Saturday, July 19, 2008
Nonetheless, this being the topic du jour, and quite a serious one, what is the cause of it? One hears from pundits that young black men in particular are prone to violence because they exist in a survivalist subculture that values macho behaviour and endorses violence (blame Fifty Cent again). One also hears that they often come from 'broken homes' (those 'deadbeat dads' and 'absent black fathers') and thus don't form a strong identification with social norms. Various associated explanations - drugs, 'gang culture' etc - are posited with equal gravity. I simply take it as obvious that these kinds of explanations, more often than not, are about scapegoating population groups deemed in the ruling culture to be somehow 'alien' and a problem in and of themselves. Moreover, these explanations are incoherent. There are those who have listened to the So Solid Crew without blasting someone's head off. There are those who have bought and even sold drugs without knifing someone to death. And some people from single parent families are perfectly average human beings who don't carry knives with them. Again, the fact that these explanations neither explain nor cohere is not strictly relevant, since their purpose is to create an overriding impression of menace and disorder. A problem whose boundaries are not defined by race is given a racist twist in such analyses. It is the 'New Barbarism' thesis transplanted into New Cross and Stockwell. Even where it isn't explicitly racist, it is doggedly reactionary, as when commentators recycle Blair's old speeches on 'respect' and its putative breakdown. Can't we just go back to the 1930s, when everyone knew their place and the kids could get a clip round the ear from a disgruntled bobby if they misbehaved?
The scholarly research points to alternative conclusions, with radical policy implications. For example, one recent study by Fajnzylber et al on the causes of violent crime took a trans-national analysis of various trends and found one outstanding factor: income inequality raises violent crime rates dramatically. This is backed up by earlier research. Related factors such as educational inequality, and 'ethnic polarisation' (racism in the society) contribute as well, while the rate of such crimes fluctuates with the economic cycle (much of violent crime being property-related). The dry statistics point to a reality that is palpable for anyone who lives in London, where all of these social ills co-exist, and where inequality of all kinds is glaringly apparent. It is not so surprising that there are a relatively small number of extremely damaged individuals who, as Yuri Prasad argues, "see little value in human life – neither theirs, nor anyone else's".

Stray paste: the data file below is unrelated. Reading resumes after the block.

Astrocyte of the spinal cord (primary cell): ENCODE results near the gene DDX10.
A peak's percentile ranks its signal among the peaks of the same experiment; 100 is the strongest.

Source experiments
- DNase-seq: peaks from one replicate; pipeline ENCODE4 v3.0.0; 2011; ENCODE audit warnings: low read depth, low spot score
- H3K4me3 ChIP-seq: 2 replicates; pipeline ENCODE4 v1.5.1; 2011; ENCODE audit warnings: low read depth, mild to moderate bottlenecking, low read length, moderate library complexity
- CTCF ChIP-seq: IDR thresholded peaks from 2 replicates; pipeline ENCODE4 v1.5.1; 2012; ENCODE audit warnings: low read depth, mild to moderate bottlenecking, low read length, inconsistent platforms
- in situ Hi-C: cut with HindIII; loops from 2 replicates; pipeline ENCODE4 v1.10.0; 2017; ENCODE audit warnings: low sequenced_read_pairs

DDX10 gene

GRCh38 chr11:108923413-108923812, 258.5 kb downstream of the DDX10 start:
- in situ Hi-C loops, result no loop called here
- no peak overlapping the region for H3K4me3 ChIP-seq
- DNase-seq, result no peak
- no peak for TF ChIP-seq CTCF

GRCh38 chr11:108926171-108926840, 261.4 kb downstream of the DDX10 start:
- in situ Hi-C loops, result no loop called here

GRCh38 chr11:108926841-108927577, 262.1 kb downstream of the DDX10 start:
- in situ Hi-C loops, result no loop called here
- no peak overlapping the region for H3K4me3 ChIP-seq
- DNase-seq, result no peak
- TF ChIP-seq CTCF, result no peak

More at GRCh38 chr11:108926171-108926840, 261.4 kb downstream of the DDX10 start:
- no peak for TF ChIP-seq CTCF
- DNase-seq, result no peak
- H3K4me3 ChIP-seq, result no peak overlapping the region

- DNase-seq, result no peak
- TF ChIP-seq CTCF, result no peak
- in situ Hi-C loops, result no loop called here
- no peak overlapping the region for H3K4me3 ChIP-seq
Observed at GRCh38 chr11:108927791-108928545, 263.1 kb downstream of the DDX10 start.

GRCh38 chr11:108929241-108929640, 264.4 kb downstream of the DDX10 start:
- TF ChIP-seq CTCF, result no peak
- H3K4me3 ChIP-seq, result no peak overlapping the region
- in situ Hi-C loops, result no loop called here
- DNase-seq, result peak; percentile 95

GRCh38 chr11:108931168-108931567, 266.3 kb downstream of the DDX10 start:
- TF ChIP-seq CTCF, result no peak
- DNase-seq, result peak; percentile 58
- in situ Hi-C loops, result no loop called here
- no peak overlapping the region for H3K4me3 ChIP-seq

What about drugs? Andrew Resignato at Florida State University has summed up a wealth of literature on this topic, and concludes that there is in fact scarce data to support the thesis of a positive correlation between drug use and violent crime. On the contrary, there is a much stronger correlation between the enforcement of drug laws and violent crime. Drug users who do have to support the cost of their habit (inflated by dint of its control by criminal cartels) through crime tend to opt for non-violent means. On the other hand, the more investment in policing to control the sumptuary habits of the poor, the more likely there is to be violent crime. This is unsurprising. Create an illicit capitalist economy in the hands of extra-legal cartels embroiled in competition with one another, with that competition delegated down to those lowest in the hierarchy, and you get a great deal of violence in the process. I strongly suspect that states which impose drug laws are well aware of this, and that their function is to facilitate a strongly interventionist police force with ready-made pretexts for detaining and imprisoning people considered dysfunctional to the society's requirements. It keeps 'problem' populations, generally the urban poor, under tight surveillance. It criminalises them before they have necessarily even broken the law.
If talking tough and ratcheting up repression, with heavily policed schools and widely used stop-and-search applied in a racist fashion, worked, then American cities would be the safest in the world. Yet this is exactly what New Labour, and the Tories after them, will continue to do. Can we even take them seriously when they claim to want to deal with the problem? Is it not obvious that the periodic episodes of hysteria on what are chronic problems are opportunistic attempts to expand the state's repressive capacities? Isn't this just what we have seen in other fields, such as 'anti-terror' legislation, whose dystopian precepts were being driven through parliament by New Labour well before 9/11 or 7/7? We now have a criminal justice system with an extraordinary scope for control, with such disgraceful policies as curfews and ASBOs, in which non-criminal behaviour becomes the subject of sanction. Given that crime rates are not soaring, given that the risks that people face of encountering violence have not substantially altered, the most likely explanation is that as the neoliberal era enters its most decadent phase, states are attempting to manage the adverse social by-products of the descent with an iron fist.
And next year, when they've got round to blunt object crime, the newspapers and politicians will pretend that it's all new again, that we've never been here before, and that whatever repression is in place isn't enough.